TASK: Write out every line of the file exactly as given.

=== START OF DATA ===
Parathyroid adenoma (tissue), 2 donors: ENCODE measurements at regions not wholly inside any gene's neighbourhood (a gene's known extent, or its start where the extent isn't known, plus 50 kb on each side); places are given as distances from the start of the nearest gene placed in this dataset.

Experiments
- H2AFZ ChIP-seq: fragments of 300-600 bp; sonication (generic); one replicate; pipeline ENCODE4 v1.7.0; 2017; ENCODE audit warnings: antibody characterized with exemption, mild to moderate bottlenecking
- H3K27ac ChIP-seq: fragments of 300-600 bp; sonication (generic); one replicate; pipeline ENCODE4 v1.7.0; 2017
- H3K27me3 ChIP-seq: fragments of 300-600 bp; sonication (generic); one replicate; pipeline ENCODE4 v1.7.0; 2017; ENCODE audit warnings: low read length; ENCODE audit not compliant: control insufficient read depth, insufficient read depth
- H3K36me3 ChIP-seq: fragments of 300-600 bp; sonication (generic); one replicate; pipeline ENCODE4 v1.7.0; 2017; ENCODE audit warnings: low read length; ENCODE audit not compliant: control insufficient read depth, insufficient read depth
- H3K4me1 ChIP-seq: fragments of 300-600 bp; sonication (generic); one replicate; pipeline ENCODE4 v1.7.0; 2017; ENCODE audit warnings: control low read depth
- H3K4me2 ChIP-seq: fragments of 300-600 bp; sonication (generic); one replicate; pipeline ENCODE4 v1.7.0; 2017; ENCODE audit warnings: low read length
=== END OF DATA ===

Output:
Parathyroid adenoma (tissue), 2 donors: ENCODE measurements at regions not wholly inside any gene's neighbourhood (a gene's known extent, or its start where the extent isn't known, plus 50 kb on each side); places are given as distances from the start of the nearest gene placed in this dataset.

Experiments
- H2AFZ ChIP-seq: fragments of 300-600 bp; sonication (generic); one replicate; pipeline ENCODE4 v1.7.0; 2017; ENCODE audit warnings: antibody characterized with exemption, mild to moderate bottlenecking
- H3K27ac ChIP-seq: fragments of 300-600 bp; sonication (generic); one replicate; pipeline ENCODE4 v1.7.0; 2017
- H3K27me3 ChIP-seq: fragments of 300-600 bp; sonication (generic); one replicate; pipeline ENCODE4 v1.7.0; 2017; ENCODE audit warnings: low read length; ENCODE audit not compliant: control insufficient read depth, insufficient read depth
- H3K36me3 ChIP-seq: fragments of 300-600 bp; sonication (generic); one replicate; pipeline ENCODE4 v1.7.0; 2017; ENCODE audit warnings: low read length; ENCODE audit not compliant: control insufficient read depth, insufficient read depth
- H3K4me1 ChIP-seq: fragments of 300-600 bp; sonication (generic); one replicate; pipeline ENCODE4 v1.7.0; 2017; ENCODE audit warnings: control low read depth
- H3K4me2 ChIP-seq: fragments of 300-600 bp; sonication (generic); one replicate; pipeline ENCODE4 v1.7.0; 2017; ENCODE audit warnings: low read length